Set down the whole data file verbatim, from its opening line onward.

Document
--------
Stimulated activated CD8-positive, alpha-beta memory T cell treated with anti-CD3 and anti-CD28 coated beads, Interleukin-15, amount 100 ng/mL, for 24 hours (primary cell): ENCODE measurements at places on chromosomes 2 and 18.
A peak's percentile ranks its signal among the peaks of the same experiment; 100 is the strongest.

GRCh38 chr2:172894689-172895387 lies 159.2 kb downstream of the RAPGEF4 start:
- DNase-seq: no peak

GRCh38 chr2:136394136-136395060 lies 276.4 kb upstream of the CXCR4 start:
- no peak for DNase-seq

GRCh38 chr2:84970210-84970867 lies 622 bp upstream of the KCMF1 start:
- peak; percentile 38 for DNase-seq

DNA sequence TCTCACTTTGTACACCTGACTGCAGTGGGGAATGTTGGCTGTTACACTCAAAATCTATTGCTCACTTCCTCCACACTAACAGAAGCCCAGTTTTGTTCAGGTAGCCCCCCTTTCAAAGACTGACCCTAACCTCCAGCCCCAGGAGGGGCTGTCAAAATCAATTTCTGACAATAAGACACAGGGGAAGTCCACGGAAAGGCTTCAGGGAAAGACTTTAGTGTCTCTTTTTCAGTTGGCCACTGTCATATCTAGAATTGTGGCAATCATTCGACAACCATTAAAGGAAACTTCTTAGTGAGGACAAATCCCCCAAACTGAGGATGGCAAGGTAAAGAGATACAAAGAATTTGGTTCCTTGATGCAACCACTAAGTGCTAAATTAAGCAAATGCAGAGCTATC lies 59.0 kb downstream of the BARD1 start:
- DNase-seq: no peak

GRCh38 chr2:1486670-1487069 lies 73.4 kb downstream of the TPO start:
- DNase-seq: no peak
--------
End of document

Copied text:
Stimulated activated CD8-positive, alpha-beta memory T cell treated with anti-CD3 and anti-CD28 coated beads, Interleukin-15, amount 100 ng/mL, for 24 hours (primary cell): ENCODE measurements at places on chromosomes 2 and 18.
A peak's percentile ranks its signal among the peaks of the same experiment; 100 is the strongest.

GRCh38 chr2:172894689-172895387 lies 159.2 kb downstream of the RAPGEF4 start:
- DNase-seq: no peak

GRCh38 chr2:136394136-136395060 lies 276.4 kb upstream of the CXCR4 start:
- no peak for DNase-seq

GRCh38 chr2:84970210-84970867 lies 622 bp upstream of the KCMF1 start:
- peak; percentile 38 for DNase-seq

DNA sequence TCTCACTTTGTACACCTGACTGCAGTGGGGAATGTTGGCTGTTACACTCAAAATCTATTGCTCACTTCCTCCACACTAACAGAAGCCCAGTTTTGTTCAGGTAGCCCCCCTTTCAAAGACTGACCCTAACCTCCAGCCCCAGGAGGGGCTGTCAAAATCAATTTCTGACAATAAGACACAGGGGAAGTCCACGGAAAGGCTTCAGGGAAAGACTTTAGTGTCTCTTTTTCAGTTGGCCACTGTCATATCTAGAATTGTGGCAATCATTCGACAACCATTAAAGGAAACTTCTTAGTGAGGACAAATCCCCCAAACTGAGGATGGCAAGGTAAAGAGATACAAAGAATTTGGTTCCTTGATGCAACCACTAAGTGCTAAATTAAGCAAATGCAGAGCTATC lies 59.0 kb downstream of the BARD1 start:
- DNase-seq: no peak

GRCh38 chr2:1486670-1487069 lies 73.4 kb downstream of the TPO start:
- DNase-seq: no peak